“There was no delay after the capture of Centuripe. The Royal Irish Fusiliers were through the town and in occupation of pts 718 (656924), 685 (661922) and 702 (668924) by daylight and their carriers were feeling down towards the river shortly after. The whole battalion was in contact with the enemy and concentrated in the vicinity of the river by midday.
The remainder of the brigade was assembled and in contact by early evening.
This quick follow up pays a good dividend. The Bosche is often on the wrong foot. In this particular instance, an exposed and open approach to the river was free from enemy interference until after midday. But it requires fit troops to follow up quickly after 36 hours fighting and hill climbing in difficult country.
The following were the chief problems in this river crossing:
– In addition to 100 feet of the bridge being blown; there was a bad crater at 667928, which was a 12 hour job.
– No material could reach the river until this crater was fixed, and although he bulldozers were up quickly, it was impossible to work them by daylight, in full view of the enemy, and under heavy shell and mortar fire.
– Part of the Artillery had to be stepped up to support an infantry crossing.
The following timetable was therefore arranged:
a) Daylight patrols by infantry to locate enemy posts and best approaches.
b) RE recces of the Salso.
a) Night patrols by infantry to scupper located posts and mark out approaches.
b) RE bulldozing the crater at 667928.
c) Guns stepping up.
a) Plan made for infantry attack, based on information, which would then be available.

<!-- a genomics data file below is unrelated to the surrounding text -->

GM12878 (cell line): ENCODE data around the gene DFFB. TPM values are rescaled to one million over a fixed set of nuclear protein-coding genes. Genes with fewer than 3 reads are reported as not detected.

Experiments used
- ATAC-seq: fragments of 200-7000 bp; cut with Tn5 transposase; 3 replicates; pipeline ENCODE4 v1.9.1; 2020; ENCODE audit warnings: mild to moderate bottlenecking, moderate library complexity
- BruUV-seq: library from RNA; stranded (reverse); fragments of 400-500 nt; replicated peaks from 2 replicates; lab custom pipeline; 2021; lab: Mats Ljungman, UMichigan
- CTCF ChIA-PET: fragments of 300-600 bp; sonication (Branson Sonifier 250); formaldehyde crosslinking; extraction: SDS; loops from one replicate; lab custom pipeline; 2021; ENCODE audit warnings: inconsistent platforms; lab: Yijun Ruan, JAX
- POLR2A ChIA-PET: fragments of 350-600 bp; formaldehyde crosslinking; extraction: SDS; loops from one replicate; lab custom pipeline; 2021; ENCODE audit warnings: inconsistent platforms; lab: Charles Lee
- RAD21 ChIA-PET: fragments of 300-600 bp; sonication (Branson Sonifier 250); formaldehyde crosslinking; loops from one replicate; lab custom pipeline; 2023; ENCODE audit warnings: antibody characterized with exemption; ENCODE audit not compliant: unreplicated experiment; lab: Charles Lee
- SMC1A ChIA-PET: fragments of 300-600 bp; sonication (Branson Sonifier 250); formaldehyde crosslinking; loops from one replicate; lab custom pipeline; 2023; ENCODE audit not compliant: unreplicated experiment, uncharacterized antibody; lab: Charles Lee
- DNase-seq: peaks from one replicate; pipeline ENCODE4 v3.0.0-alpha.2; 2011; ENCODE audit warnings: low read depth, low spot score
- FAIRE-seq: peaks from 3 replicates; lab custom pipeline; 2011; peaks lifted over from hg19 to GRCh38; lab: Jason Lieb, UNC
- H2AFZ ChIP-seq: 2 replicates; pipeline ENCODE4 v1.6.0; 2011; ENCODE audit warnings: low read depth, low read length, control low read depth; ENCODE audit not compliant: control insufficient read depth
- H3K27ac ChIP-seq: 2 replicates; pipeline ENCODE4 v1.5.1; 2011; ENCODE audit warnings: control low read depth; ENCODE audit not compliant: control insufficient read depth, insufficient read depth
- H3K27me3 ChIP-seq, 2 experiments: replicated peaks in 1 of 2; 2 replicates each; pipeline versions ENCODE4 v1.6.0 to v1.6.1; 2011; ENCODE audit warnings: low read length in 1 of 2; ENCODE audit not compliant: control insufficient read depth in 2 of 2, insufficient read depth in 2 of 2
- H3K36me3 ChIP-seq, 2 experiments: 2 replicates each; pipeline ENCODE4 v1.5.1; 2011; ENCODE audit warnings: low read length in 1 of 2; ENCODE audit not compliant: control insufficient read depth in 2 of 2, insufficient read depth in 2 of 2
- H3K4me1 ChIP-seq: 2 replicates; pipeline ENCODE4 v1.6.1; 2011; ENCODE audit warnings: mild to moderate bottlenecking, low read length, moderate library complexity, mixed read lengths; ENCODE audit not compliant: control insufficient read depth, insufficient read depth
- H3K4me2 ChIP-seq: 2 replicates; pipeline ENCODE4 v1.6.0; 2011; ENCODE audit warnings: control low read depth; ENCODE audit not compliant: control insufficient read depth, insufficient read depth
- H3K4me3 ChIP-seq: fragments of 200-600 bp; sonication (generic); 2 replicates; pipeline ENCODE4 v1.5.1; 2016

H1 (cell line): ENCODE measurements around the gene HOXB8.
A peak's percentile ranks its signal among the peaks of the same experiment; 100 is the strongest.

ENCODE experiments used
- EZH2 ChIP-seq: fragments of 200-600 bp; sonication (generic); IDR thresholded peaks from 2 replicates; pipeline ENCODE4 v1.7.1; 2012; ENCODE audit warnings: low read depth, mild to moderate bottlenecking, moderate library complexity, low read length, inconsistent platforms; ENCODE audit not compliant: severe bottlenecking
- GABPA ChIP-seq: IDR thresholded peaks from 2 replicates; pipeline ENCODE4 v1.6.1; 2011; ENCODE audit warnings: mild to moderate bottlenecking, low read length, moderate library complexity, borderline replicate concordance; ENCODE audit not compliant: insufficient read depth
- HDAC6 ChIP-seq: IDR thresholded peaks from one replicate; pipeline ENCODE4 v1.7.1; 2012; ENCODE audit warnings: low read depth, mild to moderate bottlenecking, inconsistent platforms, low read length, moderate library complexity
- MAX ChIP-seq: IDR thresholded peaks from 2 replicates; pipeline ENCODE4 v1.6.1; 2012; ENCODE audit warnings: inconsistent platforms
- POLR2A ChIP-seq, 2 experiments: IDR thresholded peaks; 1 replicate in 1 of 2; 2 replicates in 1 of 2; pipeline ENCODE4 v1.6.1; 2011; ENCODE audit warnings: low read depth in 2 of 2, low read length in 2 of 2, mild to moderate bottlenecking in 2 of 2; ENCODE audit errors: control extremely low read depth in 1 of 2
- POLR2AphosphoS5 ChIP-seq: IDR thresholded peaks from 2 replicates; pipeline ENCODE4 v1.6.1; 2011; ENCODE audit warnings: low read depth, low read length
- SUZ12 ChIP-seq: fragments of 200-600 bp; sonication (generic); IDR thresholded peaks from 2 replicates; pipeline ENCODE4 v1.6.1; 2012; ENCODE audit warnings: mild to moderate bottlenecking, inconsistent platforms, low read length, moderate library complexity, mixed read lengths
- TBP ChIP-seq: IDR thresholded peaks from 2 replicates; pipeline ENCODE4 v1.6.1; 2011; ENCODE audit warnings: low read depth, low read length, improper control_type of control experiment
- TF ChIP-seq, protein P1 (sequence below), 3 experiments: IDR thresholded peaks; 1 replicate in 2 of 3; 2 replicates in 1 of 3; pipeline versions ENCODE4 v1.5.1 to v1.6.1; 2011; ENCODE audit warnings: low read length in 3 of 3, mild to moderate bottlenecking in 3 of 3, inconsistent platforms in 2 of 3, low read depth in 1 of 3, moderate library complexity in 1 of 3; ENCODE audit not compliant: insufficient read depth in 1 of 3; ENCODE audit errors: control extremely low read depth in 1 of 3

b) Artillery registration.
a) Attack by infantry with very full Artillery support. Ie Divisional Artillery, 51 Divisional Artillery plus Mediums.
The attack went in at 1500hrs. This allowed:
– Plenty of time for recces and planning, and did not rush the Gunners.
– Five hours daylight, which gave time for readjustments should things go wrong, as they sometimes do.
The infantry job was quite clear cut. i.e. to give the sappers from dusk to daylight on the crossing. They’d need it.
The Artillery support was effective; the barrage, which commenced on the escarpment being most accurate and, by 1630hrs, the bridgehead was secure, with the Royal Irish Fusiliers forming on the right and the London Irish Rifles on the left.
The Royal Irish Fusiliers met a certain amount of opposition, and a good many stubborn MG 34s and sniper posts had to be eliminated. The LIR had a pretty free run through.
The going here was good, and the “good going programme” was put into operation.
a) The Inniskillings to take over the Salso bridgehead.
b) The RIrF and the LIR to push onto the River Simeto, mop up in between the rivers, and get a foothold on the north bank of the Simeto during the night, if this was possible.
The Sappers worked wonders during the night – the crossing was complete by 0500hrs on 5th August and early morning saw:
i) The RIrF with one rifle company across the River Simeto at pt 225 (707948), and the remainder of the battalion in close contact just south of the river.
ii) The LIR in close contact, south of the river, between the bridge and viaduct (698964), with a company protecting the left flank at Carcaci (6996).
iii) The Inniskillings stepping up to Railway Station area (693955), as the bridgehead was now safe.
iv) Infantry supporting weapons and Anti Tank guns already in, or moving into, position. There was pretty quick work in this department.
v) A Squadron recce beginning to explore the road between 699957 and Carcaci.
vi) Recce parties of RE looking at their next crossing.
vii) The enemy rather on the wrong foot, but holding the River Simeto in strength.
There was one more river to cross, but the brigade was suitably disposed for what was becoming a routine operation.”